The eighteenth century was an era with increasing absolutism in Europe, with centralization of power of monarchies, which sought to undermine rival powers, such as the Roman Catholic Church, modernize administration and promote economic measures for greater prosperity, and gain power in the international sphere. In Spain, the ideas of the Age of Enlightenment reached Spain in attenuated form about 1750, and emphasized there reforms that would increase Spain's prosperity and return it to its former position as a major power. Even at the beginning of the Bourbon era, Spain was already creating institutions to systematize and promote intellectual research in the early eighteenth century with the founding of the National Library (1711), Royal Spanish Academy (1713), and the Royal Academy of History (1738). Attention focused on medicine and physics, with some philosophy. French and Italian visitors were influential but there was little challenge to Catholicism or the Church such as characterized the French philosophes. In Spain, one of the leading intellectuals was Minister of Justice Gaspar Melchor de Jovellanos, who in an address to the Royal Academy of History, called on "patriots" to study legal history, particularly of the deep past of the Visigothic era, and faulted Spain for its failure "to conserve the constitution in its primitive purity." In his Informe en el expediente de ley agraria (1795), he deplored the accumulation of land by aristocrats and the Church, which kept most Spaniards landless. A solution, also urged by Campomanes, was the sale of all Church lands.
By the 1770s the conservatives had launched a counterattack and used censorship and the Inquisition to suppress Enlightenment ideas, but the "French Encyclopédie... was nonetheless available to readers who wanted it." The writings of Montesquieu, Rousseau, Adam Smith, Condillac, Raynal, Buffon, and Linnaeus were in circulation among intellectual elites in Spain. Historian Jonathan Israel argues that King Charles III cared little for the Enlightenment and his ministers paid little attention to the Enlightenment ideas influential elsewhere on the Continent. Israel says, "Only a few ministers and officials were seriously committed to enlightened aims. Most were first and foremost absolutists and their objective was always to reinforce monarchy, empire, aristocracy...and ecclesiastical control and authority over education."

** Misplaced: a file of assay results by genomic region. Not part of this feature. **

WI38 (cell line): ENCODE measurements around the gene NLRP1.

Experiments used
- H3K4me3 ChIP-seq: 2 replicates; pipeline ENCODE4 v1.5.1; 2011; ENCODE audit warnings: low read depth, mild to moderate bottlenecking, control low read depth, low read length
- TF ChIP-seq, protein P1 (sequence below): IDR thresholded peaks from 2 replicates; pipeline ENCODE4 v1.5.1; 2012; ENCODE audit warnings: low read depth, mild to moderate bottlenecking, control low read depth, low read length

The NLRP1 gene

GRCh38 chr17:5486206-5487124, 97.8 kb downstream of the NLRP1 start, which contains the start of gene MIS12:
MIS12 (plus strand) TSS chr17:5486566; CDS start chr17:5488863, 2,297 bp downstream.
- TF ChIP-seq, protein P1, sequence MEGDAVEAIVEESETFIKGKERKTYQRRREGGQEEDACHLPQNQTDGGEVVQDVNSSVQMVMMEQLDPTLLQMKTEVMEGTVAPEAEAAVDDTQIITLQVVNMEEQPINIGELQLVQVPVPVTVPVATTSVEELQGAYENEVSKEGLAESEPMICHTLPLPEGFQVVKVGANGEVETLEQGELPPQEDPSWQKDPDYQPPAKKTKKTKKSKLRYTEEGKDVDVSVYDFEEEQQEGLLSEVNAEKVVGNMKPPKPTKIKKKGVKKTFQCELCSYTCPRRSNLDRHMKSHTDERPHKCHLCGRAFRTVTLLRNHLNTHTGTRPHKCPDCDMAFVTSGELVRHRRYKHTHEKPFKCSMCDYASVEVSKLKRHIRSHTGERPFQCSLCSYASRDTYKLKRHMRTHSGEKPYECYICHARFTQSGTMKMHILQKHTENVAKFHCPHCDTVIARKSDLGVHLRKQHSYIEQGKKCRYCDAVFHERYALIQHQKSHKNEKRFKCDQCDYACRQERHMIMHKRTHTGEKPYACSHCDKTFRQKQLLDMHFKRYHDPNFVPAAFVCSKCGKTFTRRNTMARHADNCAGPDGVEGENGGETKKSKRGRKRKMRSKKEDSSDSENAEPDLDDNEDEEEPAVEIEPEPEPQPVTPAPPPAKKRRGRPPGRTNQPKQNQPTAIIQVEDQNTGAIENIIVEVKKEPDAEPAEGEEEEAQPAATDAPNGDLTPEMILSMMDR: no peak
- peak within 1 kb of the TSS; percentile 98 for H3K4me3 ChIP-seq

The crown sponsored a series of scientific expeditions of its own and authorized foreign scientists, such as La Condamine and Alexander von Humboldt, to its overseas empire, usually closed to foreigners. There were extended Royal Botanical Expeditions to Chile and Peru (1777–88), New Granada (1783–1816), and New Spain (1787–1803), which produced a huge number of detailed botanical drawings and specimens destined for the Royal Botanical Garden and the Royal Natural History Cabinet in Madrid. The Malaspina Expedition was an important scientific expedition headed by Spanish naval commander Alejandro Malaspina over five years (1789–94), with naturalists and botanical illustrators gathering information for the Spanish crown. The illustrators on the voyage included José de Pozo, trained at the Royal Academy of Fine Arts in Madrid, and, with other artists on the voyage, produced a plethora of botanical images as well as coastal views, ethnographic images, views of the expedition's ships, Descubierta and Atrevida, and a self-portrait in Patagonia. In Mexico, the Malaspina Expedition helped spur the founding of a botantical garden in Mexico City, as well as the Museo de Historia Natural.